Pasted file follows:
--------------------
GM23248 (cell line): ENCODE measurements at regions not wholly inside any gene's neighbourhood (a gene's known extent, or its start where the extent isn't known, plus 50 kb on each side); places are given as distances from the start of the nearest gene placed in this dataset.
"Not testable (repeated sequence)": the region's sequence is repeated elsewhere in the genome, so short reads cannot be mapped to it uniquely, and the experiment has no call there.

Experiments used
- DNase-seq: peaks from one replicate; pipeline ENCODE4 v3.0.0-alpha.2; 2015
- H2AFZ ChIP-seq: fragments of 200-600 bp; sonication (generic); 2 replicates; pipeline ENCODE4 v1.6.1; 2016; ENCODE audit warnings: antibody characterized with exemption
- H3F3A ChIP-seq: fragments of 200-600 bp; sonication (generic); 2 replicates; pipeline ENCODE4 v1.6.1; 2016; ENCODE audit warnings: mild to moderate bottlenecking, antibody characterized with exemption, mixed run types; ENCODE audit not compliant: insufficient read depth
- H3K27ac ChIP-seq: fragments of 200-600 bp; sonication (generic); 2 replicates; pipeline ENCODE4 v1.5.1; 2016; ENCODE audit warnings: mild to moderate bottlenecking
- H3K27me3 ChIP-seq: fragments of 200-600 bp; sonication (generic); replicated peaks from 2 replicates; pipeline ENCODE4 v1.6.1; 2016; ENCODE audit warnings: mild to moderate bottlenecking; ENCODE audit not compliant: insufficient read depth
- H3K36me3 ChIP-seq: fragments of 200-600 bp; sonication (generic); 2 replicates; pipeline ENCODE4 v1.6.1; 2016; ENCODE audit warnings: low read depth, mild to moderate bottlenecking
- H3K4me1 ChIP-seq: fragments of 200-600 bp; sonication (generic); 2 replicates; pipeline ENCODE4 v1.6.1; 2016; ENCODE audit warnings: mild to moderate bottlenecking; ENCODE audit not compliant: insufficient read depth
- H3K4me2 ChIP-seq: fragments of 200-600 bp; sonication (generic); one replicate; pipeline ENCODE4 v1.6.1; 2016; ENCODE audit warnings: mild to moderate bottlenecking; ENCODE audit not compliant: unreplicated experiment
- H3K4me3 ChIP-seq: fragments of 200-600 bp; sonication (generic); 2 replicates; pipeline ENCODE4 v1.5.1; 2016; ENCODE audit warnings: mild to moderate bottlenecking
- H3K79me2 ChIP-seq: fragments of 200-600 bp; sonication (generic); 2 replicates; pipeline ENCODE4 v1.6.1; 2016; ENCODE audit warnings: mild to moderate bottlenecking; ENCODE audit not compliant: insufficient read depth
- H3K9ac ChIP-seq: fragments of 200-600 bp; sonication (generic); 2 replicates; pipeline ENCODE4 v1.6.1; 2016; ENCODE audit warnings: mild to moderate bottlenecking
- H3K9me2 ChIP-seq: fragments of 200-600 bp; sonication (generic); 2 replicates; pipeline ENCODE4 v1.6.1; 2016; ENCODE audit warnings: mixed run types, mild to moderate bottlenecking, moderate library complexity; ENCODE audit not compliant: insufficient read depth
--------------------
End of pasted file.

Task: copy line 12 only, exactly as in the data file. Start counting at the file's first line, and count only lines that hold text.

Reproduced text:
- H3K4me3 ChIP-seq: fragments of 200-600 bp; sonication (generic); 2 replicates; pipeline ENCODE4 v1.5.1; 2016; ENCODE audit warnings: mild to moderate bottlenecking